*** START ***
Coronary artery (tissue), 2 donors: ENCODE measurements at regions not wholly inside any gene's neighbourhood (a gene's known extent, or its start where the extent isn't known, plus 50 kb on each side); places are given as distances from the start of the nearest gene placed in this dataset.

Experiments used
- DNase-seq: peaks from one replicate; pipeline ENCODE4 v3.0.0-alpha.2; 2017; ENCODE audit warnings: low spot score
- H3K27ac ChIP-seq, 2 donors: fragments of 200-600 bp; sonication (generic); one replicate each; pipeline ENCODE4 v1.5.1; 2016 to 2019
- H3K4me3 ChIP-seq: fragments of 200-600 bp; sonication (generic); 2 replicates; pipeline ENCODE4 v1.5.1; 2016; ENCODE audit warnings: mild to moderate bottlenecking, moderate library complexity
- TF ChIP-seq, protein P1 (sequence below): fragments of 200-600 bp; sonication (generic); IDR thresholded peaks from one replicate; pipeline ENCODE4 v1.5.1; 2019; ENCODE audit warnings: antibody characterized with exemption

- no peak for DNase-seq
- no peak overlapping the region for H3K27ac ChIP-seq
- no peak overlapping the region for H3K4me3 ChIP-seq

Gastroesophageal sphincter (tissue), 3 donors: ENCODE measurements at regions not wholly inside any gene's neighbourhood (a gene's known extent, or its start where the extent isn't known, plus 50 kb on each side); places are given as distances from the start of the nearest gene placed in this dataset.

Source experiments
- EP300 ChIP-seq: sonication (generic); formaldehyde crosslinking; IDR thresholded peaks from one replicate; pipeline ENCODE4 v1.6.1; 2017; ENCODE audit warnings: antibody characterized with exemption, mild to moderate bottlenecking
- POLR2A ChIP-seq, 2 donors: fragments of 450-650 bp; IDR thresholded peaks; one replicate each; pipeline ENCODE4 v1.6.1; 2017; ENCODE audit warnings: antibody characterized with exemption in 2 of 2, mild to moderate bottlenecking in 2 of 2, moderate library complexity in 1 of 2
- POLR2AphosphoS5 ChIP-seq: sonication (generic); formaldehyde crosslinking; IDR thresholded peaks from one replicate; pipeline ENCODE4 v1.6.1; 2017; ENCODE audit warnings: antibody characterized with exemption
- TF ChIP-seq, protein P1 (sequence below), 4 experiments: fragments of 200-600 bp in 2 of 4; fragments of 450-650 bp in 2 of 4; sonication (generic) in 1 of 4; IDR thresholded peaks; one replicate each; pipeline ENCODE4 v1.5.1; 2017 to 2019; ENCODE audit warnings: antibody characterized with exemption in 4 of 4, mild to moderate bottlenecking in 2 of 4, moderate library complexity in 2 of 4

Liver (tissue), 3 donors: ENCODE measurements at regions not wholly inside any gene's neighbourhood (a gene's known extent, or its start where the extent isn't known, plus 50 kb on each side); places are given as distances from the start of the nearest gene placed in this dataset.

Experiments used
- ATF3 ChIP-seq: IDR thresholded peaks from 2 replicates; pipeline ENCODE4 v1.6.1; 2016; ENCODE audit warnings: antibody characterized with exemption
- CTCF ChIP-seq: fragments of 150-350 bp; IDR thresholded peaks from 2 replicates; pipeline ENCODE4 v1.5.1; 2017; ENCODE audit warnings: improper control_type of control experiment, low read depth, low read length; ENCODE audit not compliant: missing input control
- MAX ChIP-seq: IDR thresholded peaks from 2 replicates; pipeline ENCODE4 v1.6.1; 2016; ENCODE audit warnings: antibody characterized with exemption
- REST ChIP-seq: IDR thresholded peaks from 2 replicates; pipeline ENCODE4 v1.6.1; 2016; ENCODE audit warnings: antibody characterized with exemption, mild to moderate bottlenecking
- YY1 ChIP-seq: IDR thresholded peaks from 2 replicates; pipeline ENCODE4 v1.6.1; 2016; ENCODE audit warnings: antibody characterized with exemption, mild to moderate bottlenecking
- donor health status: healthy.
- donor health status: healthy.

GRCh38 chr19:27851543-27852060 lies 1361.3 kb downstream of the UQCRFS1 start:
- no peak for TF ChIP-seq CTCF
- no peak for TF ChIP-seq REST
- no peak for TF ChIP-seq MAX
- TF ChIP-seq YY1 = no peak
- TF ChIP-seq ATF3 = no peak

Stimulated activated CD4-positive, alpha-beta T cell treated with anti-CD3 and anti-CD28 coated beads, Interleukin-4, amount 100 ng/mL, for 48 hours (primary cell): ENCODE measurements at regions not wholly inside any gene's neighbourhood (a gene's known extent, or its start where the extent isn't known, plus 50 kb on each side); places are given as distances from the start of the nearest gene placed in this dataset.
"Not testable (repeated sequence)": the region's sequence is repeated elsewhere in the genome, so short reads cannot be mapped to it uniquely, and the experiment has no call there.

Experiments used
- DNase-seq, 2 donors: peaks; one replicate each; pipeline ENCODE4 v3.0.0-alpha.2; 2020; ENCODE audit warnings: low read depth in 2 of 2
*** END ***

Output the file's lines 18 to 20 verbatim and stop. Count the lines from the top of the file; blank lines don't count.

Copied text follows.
- ATF3 ChIP-seq: IDR thresholded peaks from 2 replicates; pipeline ENCODE4 v1.6.1; 2016; ENCODE audit warnings: antibody characterized with exemption
- CTCF ChIP-seq: fragments of 150-350 bp; IDR thresholded peaks from 2 replicates; pipeline ENCODE4 v1.5.1; 2017; ENCODE audit warnings: improper control_type of control experiment, low read depth, low read length; ENCODE audit not compliant: missing input control
- MAX ChIP-seq: IDR thresholded peaks from 2 replicates; pipeline ENCODE4 v1.6.1; 2016; ENCODE audit warnings: antibody characterized with exemption